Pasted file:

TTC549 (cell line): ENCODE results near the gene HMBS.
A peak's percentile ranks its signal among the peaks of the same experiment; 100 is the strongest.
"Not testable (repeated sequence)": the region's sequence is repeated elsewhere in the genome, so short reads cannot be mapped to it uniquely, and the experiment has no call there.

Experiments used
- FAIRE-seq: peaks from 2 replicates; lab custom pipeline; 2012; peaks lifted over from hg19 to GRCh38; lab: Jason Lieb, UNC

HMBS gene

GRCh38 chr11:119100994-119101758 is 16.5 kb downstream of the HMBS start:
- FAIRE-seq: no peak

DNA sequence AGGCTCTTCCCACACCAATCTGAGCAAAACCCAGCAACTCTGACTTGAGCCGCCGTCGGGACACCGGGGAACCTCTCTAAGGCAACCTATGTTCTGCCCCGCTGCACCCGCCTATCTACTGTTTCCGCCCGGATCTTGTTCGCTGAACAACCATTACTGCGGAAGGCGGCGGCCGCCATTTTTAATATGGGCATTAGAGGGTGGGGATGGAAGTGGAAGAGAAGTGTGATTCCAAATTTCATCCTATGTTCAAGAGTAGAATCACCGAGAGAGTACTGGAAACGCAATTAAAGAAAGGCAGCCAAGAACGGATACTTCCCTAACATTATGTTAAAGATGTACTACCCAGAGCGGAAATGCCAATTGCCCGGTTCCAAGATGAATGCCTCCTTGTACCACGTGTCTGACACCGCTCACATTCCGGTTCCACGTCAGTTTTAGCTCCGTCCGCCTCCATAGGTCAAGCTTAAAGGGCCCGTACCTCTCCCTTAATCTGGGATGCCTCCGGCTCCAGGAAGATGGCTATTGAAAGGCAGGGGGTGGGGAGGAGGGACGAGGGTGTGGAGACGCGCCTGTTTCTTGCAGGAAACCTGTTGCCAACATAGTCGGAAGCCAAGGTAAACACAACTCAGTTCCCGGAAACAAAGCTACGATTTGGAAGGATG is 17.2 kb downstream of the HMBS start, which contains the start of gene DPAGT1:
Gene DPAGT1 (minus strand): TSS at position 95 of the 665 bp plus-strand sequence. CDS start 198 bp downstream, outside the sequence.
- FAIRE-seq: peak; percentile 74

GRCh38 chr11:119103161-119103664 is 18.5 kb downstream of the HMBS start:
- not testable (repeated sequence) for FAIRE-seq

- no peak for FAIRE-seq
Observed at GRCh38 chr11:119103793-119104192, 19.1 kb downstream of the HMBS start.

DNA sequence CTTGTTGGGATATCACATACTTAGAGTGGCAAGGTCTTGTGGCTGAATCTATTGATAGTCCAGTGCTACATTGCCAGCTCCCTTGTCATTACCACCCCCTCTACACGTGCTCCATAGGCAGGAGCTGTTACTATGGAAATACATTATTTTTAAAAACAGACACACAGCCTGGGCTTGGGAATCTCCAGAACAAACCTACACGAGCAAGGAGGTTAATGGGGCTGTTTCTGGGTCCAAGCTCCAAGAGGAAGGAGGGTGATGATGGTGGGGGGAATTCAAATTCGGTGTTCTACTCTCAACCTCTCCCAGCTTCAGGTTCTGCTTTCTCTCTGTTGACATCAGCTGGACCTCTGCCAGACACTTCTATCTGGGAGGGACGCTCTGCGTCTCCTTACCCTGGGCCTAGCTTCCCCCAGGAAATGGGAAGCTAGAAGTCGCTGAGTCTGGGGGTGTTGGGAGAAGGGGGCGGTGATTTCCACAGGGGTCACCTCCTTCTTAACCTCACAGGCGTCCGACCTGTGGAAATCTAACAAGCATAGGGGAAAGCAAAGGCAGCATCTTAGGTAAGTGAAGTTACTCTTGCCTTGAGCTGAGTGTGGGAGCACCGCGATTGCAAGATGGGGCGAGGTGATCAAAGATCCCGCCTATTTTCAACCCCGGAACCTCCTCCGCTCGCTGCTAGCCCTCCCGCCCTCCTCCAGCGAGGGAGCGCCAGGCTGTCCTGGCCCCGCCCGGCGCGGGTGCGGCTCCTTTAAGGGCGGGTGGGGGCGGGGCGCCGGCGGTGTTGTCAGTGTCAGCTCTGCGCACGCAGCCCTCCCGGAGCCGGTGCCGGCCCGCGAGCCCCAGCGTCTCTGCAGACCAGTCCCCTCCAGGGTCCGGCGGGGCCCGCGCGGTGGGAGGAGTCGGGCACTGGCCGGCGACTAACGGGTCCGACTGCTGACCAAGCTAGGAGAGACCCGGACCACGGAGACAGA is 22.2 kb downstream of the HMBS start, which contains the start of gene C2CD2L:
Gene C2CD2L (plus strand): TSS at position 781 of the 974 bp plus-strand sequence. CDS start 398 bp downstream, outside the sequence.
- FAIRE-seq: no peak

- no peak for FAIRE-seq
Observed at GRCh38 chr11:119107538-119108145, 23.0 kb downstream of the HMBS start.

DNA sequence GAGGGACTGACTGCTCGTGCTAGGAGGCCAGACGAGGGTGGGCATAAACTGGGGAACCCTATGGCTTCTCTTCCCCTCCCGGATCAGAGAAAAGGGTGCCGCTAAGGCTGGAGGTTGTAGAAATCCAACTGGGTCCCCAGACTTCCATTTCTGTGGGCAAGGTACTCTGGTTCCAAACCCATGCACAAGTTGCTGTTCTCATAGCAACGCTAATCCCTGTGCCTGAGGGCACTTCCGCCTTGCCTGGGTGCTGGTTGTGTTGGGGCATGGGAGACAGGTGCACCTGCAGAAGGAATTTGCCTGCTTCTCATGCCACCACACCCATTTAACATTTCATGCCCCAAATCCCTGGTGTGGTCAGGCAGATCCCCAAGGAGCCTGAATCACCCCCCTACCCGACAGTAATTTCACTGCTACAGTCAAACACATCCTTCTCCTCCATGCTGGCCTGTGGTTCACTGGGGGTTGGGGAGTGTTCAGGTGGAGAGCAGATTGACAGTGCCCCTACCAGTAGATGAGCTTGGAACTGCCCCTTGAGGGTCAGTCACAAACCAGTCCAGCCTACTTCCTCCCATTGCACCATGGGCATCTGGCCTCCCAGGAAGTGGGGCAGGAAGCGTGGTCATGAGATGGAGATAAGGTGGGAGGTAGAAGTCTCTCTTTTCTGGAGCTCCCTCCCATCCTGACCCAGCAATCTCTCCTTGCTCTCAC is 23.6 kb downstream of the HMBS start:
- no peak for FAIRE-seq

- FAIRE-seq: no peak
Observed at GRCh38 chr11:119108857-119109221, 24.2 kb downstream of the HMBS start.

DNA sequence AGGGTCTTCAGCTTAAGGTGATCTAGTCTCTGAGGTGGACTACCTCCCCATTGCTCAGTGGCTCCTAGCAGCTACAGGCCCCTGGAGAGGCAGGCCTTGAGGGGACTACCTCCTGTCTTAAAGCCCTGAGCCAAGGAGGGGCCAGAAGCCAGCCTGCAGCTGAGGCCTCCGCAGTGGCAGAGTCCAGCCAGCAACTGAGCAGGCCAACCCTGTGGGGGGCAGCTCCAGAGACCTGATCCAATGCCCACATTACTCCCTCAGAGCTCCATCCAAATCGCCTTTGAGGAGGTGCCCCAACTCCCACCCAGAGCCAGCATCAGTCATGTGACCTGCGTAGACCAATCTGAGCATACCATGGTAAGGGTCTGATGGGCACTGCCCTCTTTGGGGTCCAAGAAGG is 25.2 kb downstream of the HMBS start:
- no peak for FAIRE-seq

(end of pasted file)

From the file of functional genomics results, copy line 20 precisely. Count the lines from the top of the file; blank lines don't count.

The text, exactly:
Observed at GRCh38 chr11:119107538-119108145, 23.0 kb downstream of the HMBS start.